"The law they're trying to pass is not fair," Morales said after the rally.

For more information, go to:  www.beverlyhillsimmigrationlaw.com

Why Immigration Reform Is In Trouble, Jeff Denham Edition

Washington Post: Why immigration reform is in trouble, Jeff Denham edition
By Aaron Blake
August 27, 2013

Perhaps more than anybody in the House, California Republican Rep. Jeff Denham exemplifies why comprehensive immigration reform faces a very difficult road when Congress returns next month.

Denham happens to be one of the few House Republicans to come from a district with a large Latino population; 40 percent of his Central Valley district is Hispanic, according to the 2010 census. Denham has also said supportive things about both a new path to citizenship and the Senate-passed immigration bill.

On Aug. 3, Denham voiced support for the Senate bill’s path to citizenship:

When asked if that meant that he supported a pathway to citizenship, Denham hesitated for a couple of seconds before answering.

“Given the parameters that are in the Senate bill — yes,” Denham said. “My hesitation is that when I talk to people in my district, ‘a pathway to citizenship’ always means something different to different people.

On Aug. 8, he lamented that the Senate bill wasn’t coming to a vote in the House:

“The Senate bill won’t get a vote in the House, and it’s something that could have helped this community,” Denham said, according to the Modesto Bee. “I am frustrated. I thought we’d get this done before the August work period. I think the Senate made tremendous progress. It was done bipartisan and I thought that would be enough to get the House moving forward.”

On Aug. 15, Denham again pushed for a vote on comprehensive reform rather than the piecemeal approach the House is taking:

Rep. Jeff Denham said “every issue” in immigration reform should be debated on the House floor.

“I want to make sure that we’re addressing all aspects and having a full debate in front of the American people,” the California Republican said in a brief media availability at the train station here. “I think part of the challenge is we’re talking about bits and pieces and not allowing the full debate to happen where people can engage in the overall discussion.”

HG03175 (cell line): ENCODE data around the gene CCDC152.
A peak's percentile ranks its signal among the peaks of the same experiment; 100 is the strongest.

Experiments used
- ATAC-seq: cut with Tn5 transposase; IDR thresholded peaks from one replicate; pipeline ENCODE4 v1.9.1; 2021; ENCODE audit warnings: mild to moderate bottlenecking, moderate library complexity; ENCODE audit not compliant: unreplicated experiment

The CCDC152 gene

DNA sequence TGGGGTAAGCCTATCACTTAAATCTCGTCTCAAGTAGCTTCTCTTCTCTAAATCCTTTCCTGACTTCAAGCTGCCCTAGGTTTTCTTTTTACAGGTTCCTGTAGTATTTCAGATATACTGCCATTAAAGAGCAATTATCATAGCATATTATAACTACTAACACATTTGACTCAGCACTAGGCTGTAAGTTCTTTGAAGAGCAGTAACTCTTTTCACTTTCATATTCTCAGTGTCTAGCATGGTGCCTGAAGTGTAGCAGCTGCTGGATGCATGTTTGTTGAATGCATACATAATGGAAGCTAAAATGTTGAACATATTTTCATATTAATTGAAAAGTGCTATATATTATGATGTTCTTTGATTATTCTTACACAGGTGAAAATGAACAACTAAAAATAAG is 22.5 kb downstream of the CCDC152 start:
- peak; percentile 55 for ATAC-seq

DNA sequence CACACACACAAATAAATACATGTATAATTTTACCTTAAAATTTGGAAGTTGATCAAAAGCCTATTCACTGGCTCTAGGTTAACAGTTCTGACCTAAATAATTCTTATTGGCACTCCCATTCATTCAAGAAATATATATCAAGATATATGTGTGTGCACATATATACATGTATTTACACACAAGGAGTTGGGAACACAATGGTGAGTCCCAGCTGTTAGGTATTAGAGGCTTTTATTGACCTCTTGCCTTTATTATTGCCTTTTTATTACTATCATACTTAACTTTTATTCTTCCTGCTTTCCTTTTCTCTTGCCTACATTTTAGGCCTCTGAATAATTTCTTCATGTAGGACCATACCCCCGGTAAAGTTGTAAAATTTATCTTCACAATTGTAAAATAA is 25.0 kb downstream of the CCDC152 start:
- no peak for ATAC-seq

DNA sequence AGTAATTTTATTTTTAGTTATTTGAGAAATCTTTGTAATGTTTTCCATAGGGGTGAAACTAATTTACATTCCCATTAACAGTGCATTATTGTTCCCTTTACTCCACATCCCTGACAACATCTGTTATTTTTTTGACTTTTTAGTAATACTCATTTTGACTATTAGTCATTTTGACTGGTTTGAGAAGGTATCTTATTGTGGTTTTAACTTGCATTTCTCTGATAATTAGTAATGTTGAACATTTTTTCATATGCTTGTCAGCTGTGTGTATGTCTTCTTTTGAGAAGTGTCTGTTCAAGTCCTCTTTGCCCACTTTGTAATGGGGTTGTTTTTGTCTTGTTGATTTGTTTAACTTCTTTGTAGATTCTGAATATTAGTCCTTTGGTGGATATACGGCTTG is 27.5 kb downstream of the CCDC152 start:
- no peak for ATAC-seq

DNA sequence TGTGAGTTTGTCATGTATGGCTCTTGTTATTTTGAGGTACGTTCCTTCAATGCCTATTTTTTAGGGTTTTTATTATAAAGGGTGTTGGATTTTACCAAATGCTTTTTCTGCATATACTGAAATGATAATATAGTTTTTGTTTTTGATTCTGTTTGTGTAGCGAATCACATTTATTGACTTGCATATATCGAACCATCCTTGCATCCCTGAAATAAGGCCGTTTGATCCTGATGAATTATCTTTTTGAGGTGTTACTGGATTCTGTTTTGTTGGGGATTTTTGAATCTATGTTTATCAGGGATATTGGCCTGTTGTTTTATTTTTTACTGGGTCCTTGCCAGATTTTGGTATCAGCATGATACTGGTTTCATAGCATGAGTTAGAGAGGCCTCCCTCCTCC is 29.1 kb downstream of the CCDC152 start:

On Aug. 22, Denham again said he supports a pathway to citizenship:

When asked point blank by several of the people who gave testimonies whether he supported a pathway to citizenship, Denham didn’t waiver.

“I have and I will,” he said.

But Denham, who given all of that is perhaps the one House Republican you would think would support the Senate immigration bill, does not.

“Congressman Denham has said since the Senate bill passed in June that he thought it made great progress,” Denham spokesman Jordan Langdon told Post Politics. “Many of the provisions of the Senate bill, passed on a bipartisan basis, have his support. However, he believes the Senate bill is flawed, and that the strongest immigration reform legislation will come out of a conference between the two chambers.”

Asked whether Denham would oppose the Senate bill if it came to a vote, Langdon replied: “Correct.”

So what does it all mean?

Very few House Republicans have come out in support of comprehensive immigration reform. And even those who do are reticent to support the Senate bill.

If it’s so difficult for members to support comprehensive reform in the abstract, it’s going to be that much harder for them to support a specific bill.

And that goes for whatever form it might take — be it the Senate bill or a negotiated bill between the House and Senate.

For more information, go to:  www.beverlyhillsimmigrationlaw.com